The Priestly Calling

A couple of excerpts from Orthodox Pastoral Service (alternative source here) by the late Archimandrite Kyprian Kern (1899-1960).Archimandrite Kiprian Kern

On the priestly outlook on life and salvation:

Man in whose society the priest is called to serve, was, is, and will always be, in spite of all his sins and degradations, God’s beloved creation. For this reason, the Orthodox priest must be inspired by faith in man, his predestination in the everlasting assembly, communication with God Incarnate, his kin in the flesh, according to the words of Symeon the New Theologian. To that end, the priest’s most important means of communication must be based upon the Good News of salvation, universal faith in this salvation and worship, instead of upon the premise of the promise of fire and brimstone. (p. 35)

On the priestly “calling,” by way of engagement with Metropolitan Anthony Khrapovitsky of Kiev:

Archimandrite Anthony Khrapovitsky, subsequently Metropolitan of Kiev, expresses a harsher more explicit view on [the subject of priestly calling]. He simply and categorically denies the very possibility of a calling. He regards the sensation of God’s voice in one’s heart nothing more than the result of self-deception, “Catholic theologians assert that every priesthood candidate must hear this voice, but we believe that this voice can be heard only by those candidates who are instructed by the Church. Self-appraisal, self-evaluation for those preparing for priesthood are of no importance. Therefore, all discussions of pastoral calling are to be dismissed by our leading pastorate and replaced with the teaching of pastoral preparation” (Lectures). The question of this preparation is to no small extent initiated and covered in theological courses, yet it does not replace the very fact of the inner voice, which is sensed by some and is complete absent in others. Of course, self-deception is always possible, and an inner restraint is especially necessary in any discussions of the “spirit,” but here Metropolitan Anthony differs: he completely denies any mystical feelings in a person’s spiritual life. Metropolitan Anthony’s extreme denial regarding all mysticism, even the very word “mysticism,” regardless of its frequent usage by such writers as Maximus the Confessor and others, was completely beside the point to him. Theologically, he was an extreme rationalist and minimalist.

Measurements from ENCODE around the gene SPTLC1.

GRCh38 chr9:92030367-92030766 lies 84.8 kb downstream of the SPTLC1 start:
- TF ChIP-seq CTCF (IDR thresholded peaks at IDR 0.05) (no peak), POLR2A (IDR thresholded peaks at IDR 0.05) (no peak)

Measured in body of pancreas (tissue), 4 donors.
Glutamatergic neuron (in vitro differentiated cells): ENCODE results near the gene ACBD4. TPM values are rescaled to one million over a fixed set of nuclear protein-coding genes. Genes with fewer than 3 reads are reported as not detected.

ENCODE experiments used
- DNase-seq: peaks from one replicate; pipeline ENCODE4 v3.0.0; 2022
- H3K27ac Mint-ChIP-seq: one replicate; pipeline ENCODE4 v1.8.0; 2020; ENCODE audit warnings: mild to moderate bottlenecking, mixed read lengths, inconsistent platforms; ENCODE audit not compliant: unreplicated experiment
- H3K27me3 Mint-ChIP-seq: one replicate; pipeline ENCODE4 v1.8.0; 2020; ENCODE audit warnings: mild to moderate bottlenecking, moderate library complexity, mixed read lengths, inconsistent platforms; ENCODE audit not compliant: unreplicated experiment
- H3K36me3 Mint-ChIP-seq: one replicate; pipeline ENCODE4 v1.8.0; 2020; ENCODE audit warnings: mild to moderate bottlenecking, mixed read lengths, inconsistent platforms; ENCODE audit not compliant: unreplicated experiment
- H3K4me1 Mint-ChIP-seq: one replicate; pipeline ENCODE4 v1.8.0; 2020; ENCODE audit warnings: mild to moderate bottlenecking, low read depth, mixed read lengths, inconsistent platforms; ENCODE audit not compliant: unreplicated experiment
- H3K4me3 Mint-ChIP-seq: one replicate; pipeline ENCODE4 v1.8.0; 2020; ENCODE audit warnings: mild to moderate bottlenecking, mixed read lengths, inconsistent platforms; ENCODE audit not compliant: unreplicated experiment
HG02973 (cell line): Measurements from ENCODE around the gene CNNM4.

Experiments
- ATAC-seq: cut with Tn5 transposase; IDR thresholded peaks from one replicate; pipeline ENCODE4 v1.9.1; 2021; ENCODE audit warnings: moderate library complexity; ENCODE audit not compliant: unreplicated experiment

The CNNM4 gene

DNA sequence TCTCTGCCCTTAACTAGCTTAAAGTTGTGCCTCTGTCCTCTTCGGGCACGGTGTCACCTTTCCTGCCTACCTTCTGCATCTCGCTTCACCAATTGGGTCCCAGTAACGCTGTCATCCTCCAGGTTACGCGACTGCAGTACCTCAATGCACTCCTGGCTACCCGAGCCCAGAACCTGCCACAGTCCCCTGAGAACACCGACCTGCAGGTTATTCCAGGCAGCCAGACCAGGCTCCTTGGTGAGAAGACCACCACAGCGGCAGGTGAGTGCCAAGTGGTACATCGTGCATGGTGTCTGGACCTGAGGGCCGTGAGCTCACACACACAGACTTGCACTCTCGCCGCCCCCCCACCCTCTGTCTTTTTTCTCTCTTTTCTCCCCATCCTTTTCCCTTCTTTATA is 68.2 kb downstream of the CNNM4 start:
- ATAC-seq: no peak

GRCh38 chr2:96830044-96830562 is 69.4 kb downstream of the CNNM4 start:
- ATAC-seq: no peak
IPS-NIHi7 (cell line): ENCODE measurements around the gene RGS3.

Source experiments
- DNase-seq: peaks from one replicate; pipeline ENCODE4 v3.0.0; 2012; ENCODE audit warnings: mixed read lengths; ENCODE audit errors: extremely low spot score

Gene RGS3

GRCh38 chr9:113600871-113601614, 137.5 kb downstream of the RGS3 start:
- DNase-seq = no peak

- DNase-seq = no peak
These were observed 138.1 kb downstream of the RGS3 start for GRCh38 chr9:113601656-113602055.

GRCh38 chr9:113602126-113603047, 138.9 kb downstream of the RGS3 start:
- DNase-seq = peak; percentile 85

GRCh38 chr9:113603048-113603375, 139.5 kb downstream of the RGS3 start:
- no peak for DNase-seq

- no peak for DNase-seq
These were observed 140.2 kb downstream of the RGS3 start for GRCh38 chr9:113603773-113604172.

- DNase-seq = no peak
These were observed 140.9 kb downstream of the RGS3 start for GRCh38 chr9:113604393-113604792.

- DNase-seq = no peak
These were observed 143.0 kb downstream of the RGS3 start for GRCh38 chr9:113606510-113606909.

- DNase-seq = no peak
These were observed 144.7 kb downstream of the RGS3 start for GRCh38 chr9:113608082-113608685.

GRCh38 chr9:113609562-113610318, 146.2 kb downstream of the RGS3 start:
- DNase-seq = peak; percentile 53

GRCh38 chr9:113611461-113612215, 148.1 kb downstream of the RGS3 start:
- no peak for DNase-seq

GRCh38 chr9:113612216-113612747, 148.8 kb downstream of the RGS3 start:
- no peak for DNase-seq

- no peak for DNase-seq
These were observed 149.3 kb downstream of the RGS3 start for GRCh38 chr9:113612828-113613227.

So to what exactly could we attribute the valid signs of a calling or a non-calling? And generally speaking, do such objective traits as a person’s calling for priestly service really exist? … Here, then, roughly is what must be considered an absolute sign of a non-calling:

1 – Seeking the priesthood for materialistic gains.

2 – Political orĀ  national considerations; in other words, preparing oneself for the priesthood for the “salvation of Russia,” for the restoration of “Holy Russia,” as well as one or the other political system in one’s homeland, or for the sake of implementing a known national propaganda which happens to be convenient and convincing. The Church and the priesthood have more important problems to solve than these national and political impulses, no matter what their colors may be.

3 – Ambitious motives. A desire for a ruling position, a wish to make a career out of the priesthood, to become a member of a higher order, to be a leader of the people, society, or to belong to a well-known and respected order of society.

4 – Aesthetical motives. A young man’s attraction to the beauty of the Divine Liturgy, the singing of hymns, the splendor of the rituals and so on and so forth. Such enthusiasm quickly vanishes, leaving only but dust in their wake. This sort of a “calling” soon becomes simply a passing emotion.

5 – As pointed out earlier, the very fact of enrollment in a theological school or belonging to a theological social class represents a purely formalistic sign and in no way signifies a genuine calling.

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